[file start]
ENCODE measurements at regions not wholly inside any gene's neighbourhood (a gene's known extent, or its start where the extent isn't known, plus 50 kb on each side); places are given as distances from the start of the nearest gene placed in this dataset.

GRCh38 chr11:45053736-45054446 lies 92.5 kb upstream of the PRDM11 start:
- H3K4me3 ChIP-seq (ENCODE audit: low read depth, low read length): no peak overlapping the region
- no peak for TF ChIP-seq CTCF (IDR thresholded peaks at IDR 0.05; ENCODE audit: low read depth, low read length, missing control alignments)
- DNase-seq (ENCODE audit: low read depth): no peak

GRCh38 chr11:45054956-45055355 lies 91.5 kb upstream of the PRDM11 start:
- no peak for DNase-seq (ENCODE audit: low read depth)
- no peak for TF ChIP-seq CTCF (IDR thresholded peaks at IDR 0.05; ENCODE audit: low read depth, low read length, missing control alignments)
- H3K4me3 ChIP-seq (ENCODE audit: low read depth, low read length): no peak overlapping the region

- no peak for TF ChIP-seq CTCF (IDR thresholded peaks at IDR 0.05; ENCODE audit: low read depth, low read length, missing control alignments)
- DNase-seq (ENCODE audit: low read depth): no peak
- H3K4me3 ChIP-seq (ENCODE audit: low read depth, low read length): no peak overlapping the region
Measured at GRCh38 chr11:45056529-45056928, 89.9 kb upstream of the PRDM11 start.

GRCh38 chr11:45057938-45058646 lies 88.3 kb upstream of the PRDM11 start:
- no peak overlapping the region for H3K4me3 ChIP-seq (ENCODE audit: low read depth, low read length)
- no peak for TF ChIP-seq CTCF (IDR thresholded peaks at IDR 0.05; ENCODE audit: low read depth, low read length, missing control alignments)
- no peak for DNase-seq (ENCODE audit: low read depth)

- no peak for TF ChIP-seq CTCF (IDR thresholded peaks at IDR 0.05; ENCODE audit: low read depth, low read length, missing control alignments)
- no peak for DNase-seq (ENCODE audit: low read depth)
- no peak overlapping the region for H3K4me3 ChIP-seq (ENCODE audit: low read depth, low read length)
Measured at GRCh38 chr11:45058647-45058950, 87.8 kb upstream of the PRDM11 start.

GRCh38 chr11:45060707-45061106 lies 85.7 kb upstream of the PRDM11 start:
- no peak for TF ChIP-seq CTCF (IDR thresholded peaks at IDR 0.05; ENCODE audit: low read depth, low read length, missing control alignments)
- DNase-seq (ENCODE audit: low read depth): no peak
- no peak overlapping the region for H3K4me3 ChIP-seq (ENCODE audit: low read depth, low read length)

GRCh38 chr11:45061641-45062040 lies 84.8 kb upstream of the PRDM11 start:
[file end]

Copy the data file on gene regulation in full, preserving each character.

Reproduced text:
ENCODE measurements at regions not wholly inside any gene's neighbourhood (a gene's known extent, or its start where the extent isn't known, plus 50 kb on each side); places are given as distances from the start of the nearest gene placed in this dataset.

GRCh38 chr11:45053736-45054446 lies 92.5 kb upstream of the PRDM11 start:
- H3K4me3 ChIP-seq (ENCODE audit: low read depth, low read length): no peak overlapping the region
- no peak for TF ChIP-seq CTCF (IDR thresholded peaks at IDR 0.05; ENCODE audit: low read depth, low read length, missing control alignments)
- DNase-seq (ENCODE audit: low read depth): no peak

GRCh38 chr11:45054956-45055355 lies 91.5 kb upstream of the PRDM11 start:
- no peak for DNase-seq (ENCODE audit: low read depth)
- no peak for TF ChIP-seq CTCF (IDR thresholded peaks at IDR 0.05; ENCODE audit: low read depth, low read length, missing control alignments)
- H3K4me3 ChIP-seq (ENCODE audit: low read depth, low read length): no peak overlapping the region

- no peak for TF ChIP-seq CTCF (IDR thresholded peaks at IDR 0.05; ENCODE audit: low read depth, low read length, missing control alignments)
- DNase-seq (ENCODE audit: low read depth): no peak
- H3K4me3 ChIP-seq (ENCODE audit: low read depth, low read length): no peak overlapping the region
Measured at GRCh38 chr11:45056529-45056928, 89.9 kb upstream of the PRDM11 start.

GRCh38 chr11:45057938-45058646 lies 88.3 kb upstream of the PRDM11 start:
- no peak overlapping the region for H3K4me3 ChIP-seq (ENCODE audit: low read depth, low read length)
- no peak for TF ChIP-seq CTCF (IDR thresholded peaks at IDR 0.05; ENCODE audit: low read depth, low read length, missing control alignments)
- no peak for DNase-seq (ENCODE audit: low read depth)

- no peak for TF ChIP-seq CTCF (IDR thresholded peaks at IDR 0.05; ENCODE audit: low read depth, low read length, missing control alignments)
- no peak for DNase-seq (ENCODE audit: low read depth)
- no peak overlapping the region for H3K4me3 ChIP-seq (ENCODE audit: low read depth, low read length)
Measured at GRCh38 chr11:45058647-45058950, 87.8 kb upstream of the PRDM11 start.

GRCh38 chr11:45060707-45061106 lies 85.7 kb upstream of the PRDM11 start:
- no peak for TF ChIP-seq CTCF (IDR thresholded peaks at IDR 0.05; ENCODE audit: low read depth, low read length, missing control alignments)
- DNase-seq (ENCODE audit: low read depth): no peak
- no peak overlapping the region for H3K4me3 ChIP-seq (ENCODE audit: low read depth, low read length)

GRCh38 chr11:45061641-45062040 lies 84.8 kb upstream of the PRDM11 start: